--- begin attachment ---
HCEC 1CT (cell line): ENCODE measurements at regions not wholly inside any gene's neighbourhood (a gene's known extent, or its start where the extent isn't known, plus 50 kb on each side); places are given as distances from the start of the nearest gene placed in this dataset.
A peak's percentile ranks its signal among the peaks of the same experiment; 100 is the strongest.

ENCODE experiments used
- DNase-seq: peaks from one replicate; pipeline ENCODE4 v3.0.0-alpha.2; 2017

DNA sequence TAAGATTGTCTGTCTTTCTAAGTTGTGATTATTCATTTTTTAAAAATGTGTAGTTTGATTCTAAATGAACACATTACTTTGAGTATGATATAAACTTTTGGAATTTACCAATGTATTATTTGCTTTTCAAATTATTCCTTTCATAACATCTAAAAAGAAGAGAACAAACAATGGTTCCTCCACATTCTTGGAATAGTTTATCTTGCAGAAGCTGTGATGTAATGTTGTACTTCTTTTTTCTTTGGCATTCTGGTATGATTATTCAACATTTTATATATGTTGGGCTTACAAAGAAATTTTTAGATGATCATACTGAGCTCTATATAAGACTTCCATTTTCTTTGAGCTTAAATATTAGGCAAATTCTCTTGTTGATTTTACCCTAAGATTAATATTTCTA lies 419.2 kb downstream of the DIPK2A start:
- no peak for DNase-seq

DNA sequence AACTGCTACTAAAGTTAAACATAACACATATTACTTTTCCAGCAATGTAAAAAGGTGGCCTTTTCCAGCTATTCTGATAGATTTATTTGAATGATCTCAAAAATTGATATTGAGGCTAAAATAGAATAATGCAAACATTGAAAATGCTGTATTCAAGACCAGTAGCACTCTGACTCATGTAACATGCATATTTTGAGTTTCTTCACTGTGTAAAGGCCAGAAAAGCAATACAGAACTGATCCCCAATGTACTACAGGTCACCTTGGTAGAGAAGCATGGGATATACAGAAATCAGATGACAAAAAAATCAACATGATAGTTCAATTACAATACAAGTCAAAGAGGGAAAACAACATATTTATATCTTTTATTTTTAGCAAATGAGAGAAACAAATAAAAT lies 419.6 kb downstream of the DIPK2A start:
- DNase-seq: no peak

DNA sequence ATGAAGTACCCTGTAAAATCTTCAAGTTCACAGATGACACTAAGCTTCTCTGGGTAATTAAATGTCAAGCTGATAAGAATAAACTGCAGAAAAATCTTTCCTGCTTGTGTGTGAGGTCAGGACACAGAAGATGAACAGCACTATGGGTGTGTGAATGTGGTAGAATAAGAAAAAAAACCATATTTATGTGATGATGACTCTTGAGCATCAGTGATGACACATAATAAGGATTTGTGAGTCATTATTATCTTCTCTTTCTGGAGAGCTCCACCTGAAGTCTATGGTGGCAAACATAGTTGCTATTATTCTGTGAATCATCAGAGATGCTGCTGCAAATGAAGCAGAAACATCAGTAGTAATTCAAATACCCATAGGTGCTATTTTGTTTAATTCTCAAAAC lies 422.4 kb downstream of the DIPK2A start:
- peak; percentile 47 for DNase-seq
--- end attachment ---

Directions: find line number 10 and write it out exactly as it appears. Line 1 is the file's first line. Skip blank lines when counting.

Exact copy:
- peak; percentile 47 for DNase-seq